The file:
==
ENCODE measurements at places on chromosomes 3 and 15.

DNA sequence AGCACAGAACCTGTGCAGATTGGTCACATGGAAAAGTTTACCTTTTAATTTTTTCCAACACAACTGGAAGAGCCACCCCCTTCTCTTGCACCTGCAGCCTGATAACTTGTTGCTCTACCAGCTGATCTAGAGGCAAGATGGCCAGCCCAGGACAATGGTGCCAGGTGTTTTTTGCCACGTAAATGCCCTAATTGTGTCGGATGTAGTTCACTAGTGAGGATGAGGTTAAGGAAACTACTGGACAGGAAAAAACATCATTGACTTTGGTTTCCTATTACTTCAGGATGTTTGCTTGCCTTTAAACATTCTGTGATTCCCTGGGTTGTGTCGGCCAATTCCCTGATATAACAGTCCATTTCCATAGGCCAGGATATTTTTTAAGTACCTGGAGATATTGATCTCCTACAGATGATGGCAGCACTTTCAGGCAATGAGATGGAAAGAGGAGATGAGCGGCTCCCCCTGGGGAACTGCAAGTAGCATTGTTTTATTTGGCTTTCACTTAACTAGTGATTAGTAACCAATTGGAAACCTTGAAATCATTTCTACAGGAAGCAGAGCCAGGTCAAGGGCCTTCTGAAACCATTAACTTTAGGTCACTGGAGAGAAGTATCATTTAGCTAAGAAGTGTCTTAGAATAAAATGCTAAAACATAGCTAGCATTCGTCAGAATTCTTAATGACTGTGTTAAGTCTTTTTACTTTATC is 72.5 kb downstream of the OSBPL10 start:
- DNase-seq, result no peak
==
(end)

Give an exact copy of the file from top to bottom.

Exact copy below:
ENCODE measurements at places on chromosomes 3 and 15.

DNA sequence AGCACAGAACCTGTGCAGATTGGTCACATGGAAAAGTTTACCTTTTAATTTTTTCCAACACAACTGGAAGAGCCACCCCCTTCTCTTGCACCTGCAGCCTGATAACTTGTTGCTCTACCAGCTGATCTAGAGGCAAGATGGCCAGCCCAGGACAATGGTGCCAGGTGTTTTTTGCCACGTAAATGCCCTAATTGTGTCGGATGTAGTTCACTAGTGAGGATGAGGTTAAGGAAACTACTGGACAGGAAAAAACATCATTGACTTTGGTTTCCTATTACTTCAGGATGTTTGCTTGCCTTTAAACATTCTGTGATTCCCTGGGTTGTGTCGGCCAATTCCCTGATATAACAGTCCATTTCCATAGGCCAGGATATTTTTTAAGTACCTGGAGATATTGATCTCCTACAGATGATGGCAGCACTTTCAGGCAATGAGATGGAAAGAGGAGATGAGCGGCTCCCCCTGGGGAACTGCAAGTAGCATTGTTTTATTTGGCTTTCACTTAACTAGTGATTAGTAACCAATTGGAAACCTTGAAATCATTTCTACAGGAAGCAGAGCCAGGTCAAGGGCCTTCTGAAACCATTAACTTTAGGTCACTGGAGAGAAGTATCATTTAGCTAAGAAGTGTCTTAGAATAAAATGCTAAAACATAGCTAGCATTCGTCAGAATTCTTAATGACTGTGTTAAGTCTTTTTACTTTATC is 72.5 kb downstream of the OSBPL10 start:
- DNase-seq, result no peak